In its overview of the Access Act, RAA asserts that “student loan debt-to-income ratio for pilots has crippled the pipeline of pilots,” with costs similar to other professions. Current law and medical school graduates begin their careers with a student debt of $160,000 and $215,000, respectively. ATP-rated pilots are not far behind in debt load, according to pilots and students.

Elsewhere, there is movement to help pilots defray the cost of training.

While not a big help in reducing training costs, the UK government is considering a proposal to drop the value-added tax (VAT) for vocational training, under which pilot training could be classified.

The Australian government, through its ‘JobKeeper’ wage subsidy program, proposes funding both routine and advanced training for about 5,000 furloughed pilots, cabin crew, engineers and other workers of Qantas airlines. The program was due to expire as this article was being compiled. Whether the Aussie government continues ‘JobKeeper’ throughout the duration of the virus, or becomes a permanent fixture, remains unknown.

Singapore Airlines declined to comment on financial matters outside of reported financial results, but did point CAT to a late 2020 news story in the Straits Times stating that $20 million of a multi-million Covid-19 relief package could be used to retrain Singapore Airlines pilots to keep their skills current.

The Danish government is underwriting recurrent training for airline pilots, who were furloughed during the pandemic. As part of the agreement with airlines, the affected pilots can receive their Line Proficiency Check (LPC) with any Approved Training Organization, but prefer the airlines’ ATO. The cost will be covered up to a maximum amount of $2,500 (15.000 The airline invoices the government directly.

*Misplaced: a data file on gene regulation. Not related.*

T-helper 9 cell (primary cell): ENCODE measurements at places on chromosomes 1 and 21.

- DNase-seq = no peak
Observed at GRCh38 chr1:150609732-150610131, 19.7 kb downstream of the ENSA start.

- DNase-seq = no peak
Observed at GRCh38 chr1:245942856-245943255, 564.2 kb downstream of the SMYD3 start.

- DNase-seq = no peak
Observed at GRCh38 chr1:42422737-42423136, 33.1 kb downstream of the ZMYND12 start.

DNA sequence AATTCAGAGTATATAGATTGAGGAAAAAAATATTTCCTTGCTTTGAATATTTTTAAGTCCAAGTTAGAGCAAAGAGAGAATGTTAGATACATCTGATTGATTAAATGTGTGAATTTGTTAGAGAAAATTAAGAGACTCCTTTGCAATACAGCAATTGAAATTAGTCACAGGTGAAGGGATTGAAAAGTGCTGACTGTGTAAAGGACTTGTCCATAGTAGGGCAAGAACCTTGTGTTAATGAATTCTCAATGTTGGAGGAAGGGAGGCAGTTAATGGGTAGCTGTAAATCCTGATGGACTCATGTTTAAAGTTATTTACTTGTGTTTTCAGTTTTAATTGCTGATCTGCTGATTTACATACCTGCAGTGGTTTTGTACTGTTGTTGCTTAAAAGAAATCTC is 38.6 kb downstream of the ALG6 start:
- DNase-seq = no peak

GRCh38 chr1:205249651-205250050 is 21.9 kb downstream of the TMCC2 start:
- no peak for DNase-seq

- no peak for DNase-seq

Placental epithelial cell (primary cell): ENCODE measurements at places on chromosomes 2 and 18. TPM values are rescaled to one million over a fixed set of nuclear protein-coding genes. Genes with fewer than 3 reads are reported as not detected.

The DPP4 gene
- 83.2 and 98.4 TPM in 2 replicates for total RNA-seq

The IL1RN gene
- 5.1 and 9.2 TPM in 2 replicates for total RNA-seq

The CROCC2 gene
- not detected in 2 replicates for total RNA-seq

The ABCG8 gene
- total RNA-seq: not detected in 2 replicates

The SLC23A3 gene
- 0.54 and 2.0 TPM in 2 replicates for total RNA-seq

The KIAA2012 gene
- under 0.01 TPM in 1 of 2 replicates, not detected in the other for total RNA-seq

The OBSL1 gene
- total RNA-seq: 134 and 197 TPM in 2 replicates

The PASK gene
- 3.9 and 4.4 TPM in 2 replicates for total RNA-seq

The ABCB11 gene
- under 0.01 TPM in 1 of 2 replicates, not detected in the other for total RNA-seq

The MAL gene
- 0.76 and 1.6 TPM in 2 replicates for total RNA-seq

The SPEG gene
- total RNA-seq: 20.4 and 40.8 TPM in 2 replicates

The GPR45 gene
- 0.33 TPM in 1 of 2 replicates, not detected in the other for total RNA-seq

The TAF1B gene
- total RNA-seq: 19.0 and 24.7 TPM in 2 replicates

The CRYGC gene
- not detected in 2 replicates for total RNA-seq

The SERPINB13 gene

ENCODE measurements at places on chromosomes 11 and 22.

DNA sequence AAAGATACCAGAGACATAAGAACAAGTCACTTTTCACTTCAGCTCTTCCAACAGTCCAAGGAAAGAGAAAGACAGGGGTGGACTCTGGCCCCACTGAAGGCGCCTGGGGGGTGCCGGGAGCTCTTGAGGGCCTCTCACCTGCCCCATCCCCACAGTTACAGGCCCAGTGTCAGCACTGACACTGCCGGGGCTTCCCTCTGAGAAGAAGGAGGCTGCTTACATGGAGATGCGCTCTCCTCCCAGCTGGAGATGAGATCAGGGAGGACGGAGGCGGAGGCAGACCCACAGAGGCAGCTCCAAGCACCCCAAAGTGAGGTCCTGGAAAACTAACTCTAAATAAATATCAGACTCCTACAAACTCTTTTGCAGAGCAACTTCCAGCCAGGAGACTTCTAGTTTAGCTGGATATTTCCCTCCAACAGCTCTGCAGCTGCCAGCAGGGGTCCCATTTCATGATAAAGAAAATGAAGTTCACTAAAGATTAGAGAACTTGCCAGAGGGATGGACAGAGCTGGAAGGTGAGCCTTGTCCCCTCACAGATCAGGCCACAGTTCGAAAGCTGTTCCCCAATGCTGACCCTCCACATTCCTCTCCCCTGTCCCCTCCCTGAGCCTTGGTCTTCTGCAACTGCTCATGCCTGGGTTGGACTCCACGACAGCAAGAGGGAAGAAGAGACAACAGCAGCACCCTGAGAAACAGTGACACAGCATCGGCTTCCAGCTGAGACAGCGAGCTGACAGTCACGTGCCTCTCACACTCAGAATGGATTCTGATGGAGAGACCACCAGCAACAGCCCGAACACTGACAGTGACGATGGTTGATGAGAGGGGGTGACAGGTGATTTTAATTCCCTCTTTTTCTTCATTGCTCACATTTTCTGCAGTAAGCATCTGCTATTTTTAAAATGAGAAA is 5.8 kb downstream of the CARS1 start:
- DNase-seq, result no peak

Sunclass Airlines, formerly known as Thomas Cook Airlines Scandinavia, in an agreement with the pilot union and the Danish government, provides funding for an LPC. “The aim is to relieve the airline from both a training and cost burden, when the pilot returns to work,” said Nicolai Bondo Rasmussen, Training Manager, Sunclass.

Another aid package is in the works to pay for the Operator Proficiency Check (OPC) and Operators Conversion Course, said Rasmussen. The overall goal is to maintain the safety standard while still providing the needed training.

OEMs have shown some interest in helping pilots reduce the cost of flight training. The Airbus Flight Academy Europe has developed partnerships with local banks to help applicants obtain student loans. The interest rate of those loans is unknown.

Boeing Training and Professional Services has a range of activities related to pilot training. On whether Boeing provides financial assistance for prospective airline pilots, a company spokesperson stated: “We’ll defer to the carriers to share any further perspective on industry needs or their needs.”

Image credit: L3Harris.

Debt and the Next Pilot Shortage

In recent years, CAT has queried a number of prospective US-based airline pilots, who have accumulated a sizable debt of between $50,000-$75,000. Some pilots-in-making were still working on obtaining their ATPL, the highest license FAA issues.

To be considered for hire by airlines, a pilot must be 23 years old, speak English fluently, hold a commercial pilot certificate with an instrument rating and have at least 1,500 hours of total flight time. Fifty of those hours must be in multi-engine aircraft. It takes two-years approximately to become an airline-rated pilot.